- Glass Onion: A Knives Out Mystery, dir. Rian Johnson – no doubts the first part was more compelling and simply better. The sequel was alright, but only thanks to fantastic Daniel Craig and Janelle Monáe. Their chemistry on-screen was sparkling! I also enjoyed the mystery itself, even though the movie was spoiled to me. Is it worth an Oscar, though?
- To Leslie, dir. Michael Morris – a story of a single mother struggling to provide for her son almost always feels like good movie material. This story comes with a twist: she wins the lottery and life turns around. And Leslie does too, on people in her life. But money eventually runs out, right? Personally I did not like it; felt very dragged and the performance was far from remarkable.
- Living, dir. Oliver Hermanus – at first glance it is a story of an ordinary man, lessened by years of soul-sucking office routine to a mere “existence”. Felt a bit cold at first, but once you dive in, there is no holding back tears. Wonderful performance by Bill Nighy.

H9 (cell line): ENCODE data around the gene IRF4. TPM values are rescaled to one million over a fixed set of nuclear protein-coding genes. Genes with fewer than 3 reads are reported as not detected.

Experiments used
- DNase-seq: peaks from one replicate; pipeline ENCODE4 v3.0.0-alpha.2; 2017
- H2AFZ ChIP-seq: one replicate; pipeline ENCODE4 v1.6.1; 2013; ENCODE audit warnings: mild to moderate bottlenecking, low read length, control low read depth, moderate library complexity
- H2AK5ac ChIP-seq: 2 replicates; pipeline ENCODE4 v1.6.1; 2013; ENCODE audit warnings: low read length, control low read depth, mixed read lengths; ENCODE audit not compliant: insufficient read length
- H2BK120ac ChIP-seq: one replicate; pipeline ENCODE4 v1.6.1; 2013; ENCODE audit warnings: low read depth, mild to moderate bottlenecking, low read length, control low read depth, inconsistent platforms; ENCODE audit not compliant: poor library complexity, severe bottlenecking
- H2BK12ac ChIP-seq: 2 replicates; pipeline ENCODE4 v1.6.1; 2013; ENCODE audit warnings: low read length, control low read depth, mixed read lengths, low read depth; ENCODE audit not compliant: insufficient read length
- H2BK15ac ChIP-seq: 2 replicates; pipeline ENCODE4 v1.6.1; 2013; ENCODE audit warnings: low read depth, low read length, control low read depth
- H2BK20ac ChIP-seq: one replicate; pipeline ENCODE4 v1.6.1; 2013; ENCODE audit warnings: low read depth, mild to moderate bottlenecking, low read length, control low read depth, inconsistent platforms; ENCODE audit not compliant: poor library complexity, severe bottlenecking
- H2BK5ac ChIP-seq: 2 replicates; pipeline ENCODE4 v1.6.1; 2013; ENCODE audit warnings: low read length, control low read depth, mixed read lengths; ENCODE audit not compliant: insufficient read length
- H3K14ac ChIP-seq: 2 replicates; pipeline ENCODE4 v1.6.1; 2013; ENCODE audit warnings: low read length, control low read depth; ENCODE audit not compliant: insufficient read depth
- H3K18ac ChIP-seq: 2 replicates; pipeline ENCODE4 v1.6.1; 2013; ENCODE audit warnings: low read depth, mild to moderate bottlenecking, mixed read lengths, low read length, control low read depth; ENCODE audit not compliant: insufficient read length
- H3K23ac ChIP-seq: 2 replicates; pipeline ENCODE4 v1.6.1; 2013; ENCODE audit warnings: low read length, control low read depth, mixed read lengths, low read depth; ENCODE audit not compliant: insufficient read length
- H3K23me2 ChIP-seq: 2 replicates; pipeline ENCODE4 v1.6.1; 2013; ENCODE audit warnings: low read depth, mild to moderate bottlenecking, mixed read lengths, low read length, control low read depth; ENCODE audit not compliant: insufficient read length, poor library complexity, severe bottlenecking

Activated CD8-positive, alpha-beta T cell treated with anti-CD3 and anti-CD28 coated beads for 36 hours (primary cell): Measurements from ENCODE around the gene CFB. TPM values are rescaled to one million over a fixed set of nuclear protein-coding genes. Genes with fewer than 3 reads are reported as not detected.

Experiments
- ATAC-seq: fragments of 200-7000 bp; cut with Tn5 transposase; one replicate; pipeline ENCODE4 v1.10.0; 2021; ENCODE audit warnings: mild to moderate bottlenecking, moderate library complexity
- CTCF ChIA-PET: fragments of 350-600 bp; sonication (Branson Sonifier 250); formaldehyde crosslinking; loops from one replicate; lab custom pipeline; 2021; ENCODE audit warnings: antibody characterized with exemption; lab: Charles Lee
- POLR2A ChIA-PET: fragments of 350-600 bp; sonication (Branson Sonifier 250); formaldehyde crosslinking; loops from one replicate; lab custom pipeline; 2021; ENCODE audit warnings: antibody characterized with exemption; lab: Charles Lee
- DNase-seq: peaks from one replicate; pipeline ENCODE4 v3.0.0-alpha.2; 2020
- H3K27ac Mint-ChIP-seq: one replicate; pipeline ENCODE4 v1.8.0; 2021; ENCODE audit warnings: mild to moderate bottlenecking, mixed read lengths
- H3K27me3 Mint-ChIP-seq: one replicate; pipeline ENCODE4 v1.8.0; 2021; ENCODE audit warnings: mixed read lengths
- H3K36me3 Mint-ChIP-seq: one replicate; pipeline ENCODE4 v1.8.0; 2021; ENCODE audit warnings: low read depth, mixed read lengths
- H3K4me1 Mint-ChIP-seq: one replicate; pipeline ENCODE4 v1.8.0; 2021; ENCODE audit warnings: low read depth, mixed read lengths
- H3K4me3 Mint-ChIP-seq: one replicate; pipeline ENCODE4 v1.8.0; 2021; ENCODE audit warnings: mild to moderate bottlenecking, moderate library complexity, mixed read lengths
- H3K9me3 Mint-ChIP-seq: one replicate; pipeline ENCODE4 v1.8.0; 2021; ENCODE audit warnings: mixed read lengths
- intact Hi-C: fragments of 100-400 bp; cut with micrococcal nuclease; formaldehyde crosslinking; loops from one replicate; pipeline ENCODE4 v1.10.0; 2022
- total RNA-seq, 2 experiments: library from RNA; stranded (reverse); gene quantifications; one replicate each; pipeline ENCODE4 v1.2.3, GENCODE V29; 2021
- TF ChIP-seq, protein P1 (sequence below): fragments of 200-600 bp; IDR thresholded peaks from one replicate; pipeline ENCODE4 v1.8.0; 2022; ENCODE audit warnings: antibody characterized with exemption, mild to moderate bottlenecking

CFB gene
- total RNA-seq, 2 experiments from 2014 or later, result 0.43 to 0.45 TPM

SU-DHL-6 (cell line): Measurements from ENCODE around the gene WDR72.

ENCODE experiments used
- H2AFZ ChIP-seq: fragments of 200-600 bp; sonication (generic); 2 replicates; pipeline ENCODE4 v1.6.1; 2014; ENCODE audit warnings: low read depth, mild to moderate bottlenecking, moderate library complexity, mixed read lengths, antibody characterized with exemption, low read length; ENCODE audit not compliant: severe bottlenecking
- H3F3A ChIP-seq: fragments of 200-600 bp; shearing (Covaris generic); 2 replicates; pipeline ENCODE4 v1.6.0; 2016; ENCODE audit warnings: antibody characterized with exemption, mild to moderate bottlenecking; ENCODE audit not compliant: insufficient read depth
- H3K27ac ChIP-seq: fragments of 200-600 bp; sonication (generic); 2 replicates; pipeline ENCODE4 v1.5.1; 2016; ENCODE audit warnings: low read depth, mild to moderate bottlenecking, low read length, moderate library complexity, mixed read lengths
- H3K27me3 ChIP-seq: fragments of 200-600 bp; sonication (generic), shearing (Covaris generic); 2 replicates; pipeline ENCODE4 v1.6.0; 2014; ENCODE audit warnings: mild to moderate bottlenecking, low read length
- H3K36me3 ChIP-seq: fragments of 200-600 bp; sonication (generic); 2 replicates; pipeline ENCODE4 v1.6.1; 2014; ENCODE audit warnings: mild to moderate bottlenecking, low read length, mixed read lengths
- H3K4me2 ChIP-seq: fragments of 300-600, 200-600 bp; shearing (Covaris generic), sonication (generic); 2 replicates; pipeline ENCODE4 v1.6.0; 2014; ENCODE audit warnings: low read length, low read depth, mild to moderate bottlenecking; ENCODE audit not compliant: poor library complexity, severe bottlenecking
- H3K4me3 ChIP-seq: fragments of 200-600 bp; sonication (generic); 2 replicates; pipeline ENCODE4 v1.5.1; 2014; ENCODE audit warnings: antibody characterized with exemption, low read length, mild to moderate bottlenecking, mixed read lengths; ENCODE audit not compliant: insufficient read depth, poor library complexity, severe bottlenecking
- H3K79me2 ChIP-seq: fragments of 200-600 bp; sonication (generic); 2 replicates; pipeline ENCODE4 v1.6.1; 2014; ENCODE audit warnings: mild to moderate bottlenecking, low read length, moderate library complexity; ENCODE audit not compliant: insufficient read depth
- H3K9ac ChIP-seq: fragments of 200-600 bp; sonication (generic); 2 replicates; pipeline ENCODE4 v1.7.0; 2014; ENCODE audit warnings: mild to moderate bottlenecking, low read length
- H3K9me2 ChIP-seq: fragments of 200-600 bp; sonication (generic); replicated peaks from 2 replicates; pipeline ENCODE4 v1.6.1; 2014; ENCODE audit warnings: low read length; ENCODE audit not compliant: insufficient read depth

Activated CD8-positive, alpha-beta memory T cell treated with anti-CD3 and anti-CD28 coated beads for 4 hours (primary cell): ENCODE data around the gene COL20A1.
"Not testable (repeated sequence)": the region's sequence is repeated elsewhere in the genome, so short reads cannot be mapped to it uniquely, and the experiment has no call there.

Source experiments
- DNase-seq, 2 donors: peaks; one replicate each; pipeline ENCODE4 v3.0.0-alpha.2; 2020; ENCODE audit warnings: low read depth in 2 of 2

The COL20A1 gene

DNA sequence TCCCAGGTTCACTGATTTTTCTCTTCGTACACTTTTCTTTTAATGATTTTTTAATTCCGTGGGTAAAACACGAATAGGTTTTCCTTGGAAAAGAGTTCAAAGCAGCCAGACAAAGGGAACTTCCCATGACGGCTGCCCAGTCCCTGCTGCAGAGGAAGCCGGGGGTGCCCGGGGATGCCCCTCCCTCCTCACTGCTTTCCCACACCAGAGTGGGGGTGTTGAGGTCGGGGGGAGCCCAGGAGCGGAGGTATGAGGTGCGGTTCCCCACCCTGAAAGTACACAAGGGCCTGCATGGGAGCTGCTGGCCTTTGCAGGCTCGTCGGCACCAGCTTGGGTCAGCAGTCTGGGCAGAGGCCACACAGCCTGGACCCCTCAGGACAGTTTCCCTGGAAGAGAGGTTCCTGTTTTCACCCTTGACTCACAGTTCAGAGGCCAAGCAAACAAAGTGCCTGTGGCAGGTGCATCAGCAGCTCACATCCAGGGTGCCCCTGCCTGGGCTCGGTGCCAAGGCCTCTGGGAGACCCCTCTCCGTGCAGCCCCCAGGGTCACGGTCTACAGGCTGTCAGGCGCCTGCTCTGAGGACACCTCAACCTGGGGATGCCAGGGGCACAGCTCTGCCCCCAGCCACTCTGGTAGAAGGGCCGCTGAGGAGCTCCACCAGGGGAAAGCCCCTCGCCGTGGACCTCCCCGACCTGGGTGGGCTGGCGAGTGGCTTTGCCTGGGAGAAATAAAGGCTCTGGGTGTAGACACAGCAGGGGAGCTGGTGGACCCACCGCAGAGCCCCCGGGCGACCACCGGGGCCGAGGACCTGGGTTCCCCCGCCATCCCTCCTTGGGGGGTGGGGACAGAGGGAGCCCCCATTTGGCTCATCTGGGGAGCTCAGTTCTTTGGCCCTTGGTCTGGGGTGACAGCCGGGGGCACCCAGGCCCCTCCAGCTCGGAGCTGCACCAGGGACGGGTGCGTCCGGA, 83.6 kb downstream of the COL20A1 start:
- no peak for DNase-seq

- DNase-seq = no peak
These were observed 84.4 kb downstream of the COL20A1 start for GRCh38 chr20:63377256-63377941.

- Tár, dir. Todd Field – I am probably the only person on the planet that didn’t like this film. Cate Balnchet got her nomination but I wasn’t convinced by the performance, as if something was off. I understand the coldness, but it made the entire movie feel this way. Plus, the entire perspective on the issue was just… Suspicious.
- The Whale, dir. Darren Aronofsky – if Brendan Fraser does not win an Oscar for his performance then we will have a final nail to the Academy’s coffin. I used an entire pack of tissues while watching it, and God I am so happy I watched it at home. Paradoxically, the movie itself is not amazing. Like, it’s good, but it’s all about the performance, which makes it a fantastic film. A good directorial comeback for Aronofsky.